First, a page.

The strong and spunky heroine is a popular motif these days, especially in young adult fiction and the many movies being made from YA books. Katniss Everdeen, Tris Prior, and the list goes on. There’s something about a strong young woman that excites people. That makes them say, “If she can make a difference in this world, then so can I.” You can see this on television as well. I’m thinking Sidney Bristow on Alias, Olivia Pope on Scandal, Nikita and The Legend of Korra, but I’m sure you can come up with plenty of your own examples. .
Even if you are a guy who wants to write guy books, strong female sidekicks and minor characters
My new YA adventure/romance series, Valiant Hearts with Bethany House Publishers, features strong young medieval women in legendary male roles—which means I’ve spent a lot of time over these last few years contemplating spunky females. So how do you craft a strong heroine? Here are some ideas to get you started.
Give her admirable motivations
A woman who is tough merely for the sake of being tough can come off as cold or standoffish. Help us to understand the hardships that formed your character. Give her strong motivations like protecting the weak, standing up for justice, or seeking freedom. Let us see her making sacrifices and using her strength to help others.
Give her a special ability
Most spunky female characters have some sort of special ability that allows them to stand above the crowd. For example, Katniss Everdeen of The Hunger Games is an excellent huntress. In my Dauntless, my heroine was trained by traveling acrobats, and in my next book Chivalrous, the heroine learned to fight like a knight alongside her brothers. It could be intelligence or humor or people skills, but give your heroine some special ability that will allow her to take on the world and that will make her strength believable.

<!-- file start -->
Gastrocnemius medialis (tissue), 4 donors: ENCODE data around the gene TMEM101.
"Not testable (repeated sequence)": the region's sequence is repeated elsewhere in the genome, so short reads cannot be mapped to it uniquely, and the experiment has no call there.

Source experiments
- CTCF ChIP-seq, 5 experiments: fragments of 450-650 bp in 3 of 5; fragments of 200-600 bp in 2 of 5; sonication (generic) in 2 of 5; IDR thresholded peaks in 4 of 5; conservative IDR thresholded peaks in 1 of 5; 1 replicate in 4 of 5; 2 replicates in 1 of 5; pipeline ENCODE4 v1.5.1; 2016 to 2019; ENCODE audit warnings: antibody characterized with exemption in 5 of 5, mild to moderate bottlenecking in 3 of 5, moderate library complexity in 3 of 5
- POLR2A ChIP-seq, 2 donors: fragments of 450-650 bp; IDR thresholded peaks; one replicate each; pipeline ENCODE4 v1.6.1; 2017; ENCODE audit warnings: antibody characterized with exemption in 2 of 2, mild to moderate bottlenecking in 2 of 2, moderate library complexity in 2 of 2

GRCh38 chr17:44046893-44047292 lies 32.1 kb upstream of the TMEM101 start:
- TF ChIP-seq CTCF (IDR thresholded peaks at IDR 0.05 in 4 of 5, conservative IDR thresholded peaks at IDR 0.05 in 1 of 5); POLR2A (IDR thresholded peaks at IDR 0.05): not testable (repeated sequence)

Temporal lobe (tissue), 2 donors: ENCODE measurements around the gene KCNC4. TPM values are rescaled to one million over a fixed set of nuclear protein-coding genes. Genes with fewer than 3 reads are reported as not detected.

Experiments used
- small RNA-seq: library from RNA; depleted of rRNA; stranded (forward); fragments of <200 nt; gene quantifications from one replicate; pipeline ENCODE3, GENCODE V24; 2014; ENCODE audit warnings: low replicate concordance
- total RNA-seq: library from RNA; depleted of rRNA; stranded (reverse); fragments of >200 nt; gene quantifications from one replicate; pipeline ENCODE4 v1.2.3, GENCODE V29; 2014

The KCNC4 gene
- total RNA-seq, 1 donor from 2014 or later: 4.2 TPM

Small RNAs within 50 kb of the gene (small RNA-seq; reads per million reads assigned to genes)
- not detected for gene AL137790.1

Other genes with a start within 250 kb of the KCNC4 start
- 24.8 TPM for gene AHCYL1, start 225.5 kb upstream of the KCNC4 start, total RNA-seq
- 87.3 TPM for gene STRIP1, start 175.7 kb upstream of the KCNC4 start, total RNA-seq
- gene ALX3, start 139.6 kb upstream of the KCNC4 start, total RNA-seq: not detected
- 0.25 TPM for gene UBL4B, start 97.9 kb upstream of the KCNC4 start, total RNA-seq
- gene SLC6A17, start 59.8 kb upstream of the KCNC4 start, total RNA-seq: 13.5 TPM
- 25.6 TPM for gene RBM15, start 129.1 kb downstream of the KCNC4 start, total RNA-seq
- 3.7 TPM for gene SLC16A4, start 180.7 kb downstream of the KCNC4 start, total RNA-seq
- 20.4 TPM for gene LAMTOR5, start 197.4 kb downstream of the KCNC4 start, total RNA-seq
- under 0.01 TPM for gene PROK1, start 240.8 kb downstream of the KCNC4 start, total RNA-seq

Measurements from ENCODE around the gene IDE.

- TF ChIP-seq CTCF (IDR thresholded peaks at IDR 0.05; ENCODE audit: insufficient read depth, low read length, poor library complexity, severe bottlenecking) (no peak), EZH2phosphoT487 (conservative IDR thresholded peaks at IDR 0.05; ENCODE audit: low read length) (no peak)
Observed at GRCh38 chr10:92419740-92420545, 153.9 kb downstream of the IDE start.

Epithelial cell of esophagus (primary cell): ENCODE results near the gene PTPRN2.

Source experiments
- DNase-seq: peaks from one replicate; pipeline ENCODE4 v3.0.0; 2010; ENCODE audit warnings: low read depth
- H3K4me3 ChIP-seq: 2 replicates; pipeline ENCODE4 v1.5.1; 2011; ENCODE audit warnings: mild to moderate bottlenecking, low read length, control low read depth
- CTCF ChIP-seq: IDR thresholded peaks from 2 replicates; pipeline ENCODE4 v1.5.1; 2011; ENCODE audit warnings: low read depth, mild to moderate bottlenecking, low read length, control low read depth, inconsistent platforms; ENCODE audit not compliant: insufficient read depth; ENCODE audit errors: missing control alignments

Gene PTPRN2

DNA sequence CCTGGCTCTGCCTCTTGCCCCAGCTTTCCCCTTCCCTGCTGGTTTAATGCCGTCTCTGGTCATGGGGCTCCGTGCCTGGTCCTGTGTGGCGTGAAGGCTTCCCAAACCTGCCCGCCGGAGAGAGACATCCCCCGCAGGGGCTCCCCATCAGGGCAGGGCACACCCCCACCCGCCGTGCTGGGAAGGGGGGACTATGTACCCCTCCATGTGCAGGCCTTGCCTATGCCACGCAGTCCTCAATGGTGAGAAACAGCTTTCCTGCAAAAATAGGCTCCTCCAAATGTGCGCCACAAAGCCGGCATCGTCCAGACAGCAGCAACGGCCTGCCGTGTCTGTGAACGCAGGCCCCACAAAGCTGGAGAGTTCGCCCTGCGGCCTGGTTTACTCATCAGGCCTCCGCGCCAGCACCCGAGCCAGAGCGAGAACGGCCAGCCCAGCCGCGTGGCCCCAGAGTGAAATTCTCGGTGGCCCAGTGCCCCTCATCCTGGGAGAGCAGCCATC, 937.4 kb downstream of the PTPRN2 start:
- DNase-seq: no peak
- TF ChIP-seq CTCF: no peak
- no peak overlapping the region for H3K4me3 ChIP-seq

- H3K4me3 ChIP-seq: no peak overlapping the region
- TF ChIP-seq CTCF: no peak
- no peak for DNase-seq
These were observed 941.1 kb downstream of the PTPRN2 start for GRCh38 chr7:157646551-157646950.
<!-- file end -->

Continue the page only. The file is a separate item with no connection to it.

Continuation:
Surround her with characters who respect her
Give her a formidable foe
Any hero is only as strong as their adversary. Don’t give us a wishy washy oppositional force just because your hero is a girl. Make your villain a worthy foe, and then allow your heroine (and/or her surrounding team) to overcome them anyway. Depending on your genre this might be a literal villain, or it might be a force of nature or even an internal adversary. But whatever it is, make it a true challenge.
Show us her soft side
The factor that makes a heroine strong and spunky rather than just tough and cold is her soft side. A woman should have a special sort of vulnerability which underlies and complements her strength. In addition to showing her strength, be sure to show this vulnerability as well. A tear in her eye, a sentimental moment, a gentle stroke over the hair of a child, a brief cuddle with an animal or a beloved doll. Let us know her fears and hurts and weaknesses, and then let us see her overcome them anyway.
Leave room for transformation
Although your heroine should be strong, make sure she still has weaknesses to overcome. It is always important for any main character in your book to undergo a transformation. This is at the heart of good storytelling. Weave your plot in such a way that she has to overcome her weaknesses in order to overcome her foe. That is how a heroine becomes not only interesting and exciting, but inspirational as well.
I say, bring on the strong heroines. Personally, I can’t get enough of them.
Do you have any feisty females in the book you’re working on? Who are some of your favorite spunky heroines?
Stephanie here. If you like strong heroines, make sure to check out Dina's newly released Dauntless in which Lady Merry Ellison must fill a Robin Hood type role after the evil King John (Prince John of the Robin Hood legends) tries to kill her entire village. But she has to fight her tendency to become hard and bitter and learn that there is power in love as well.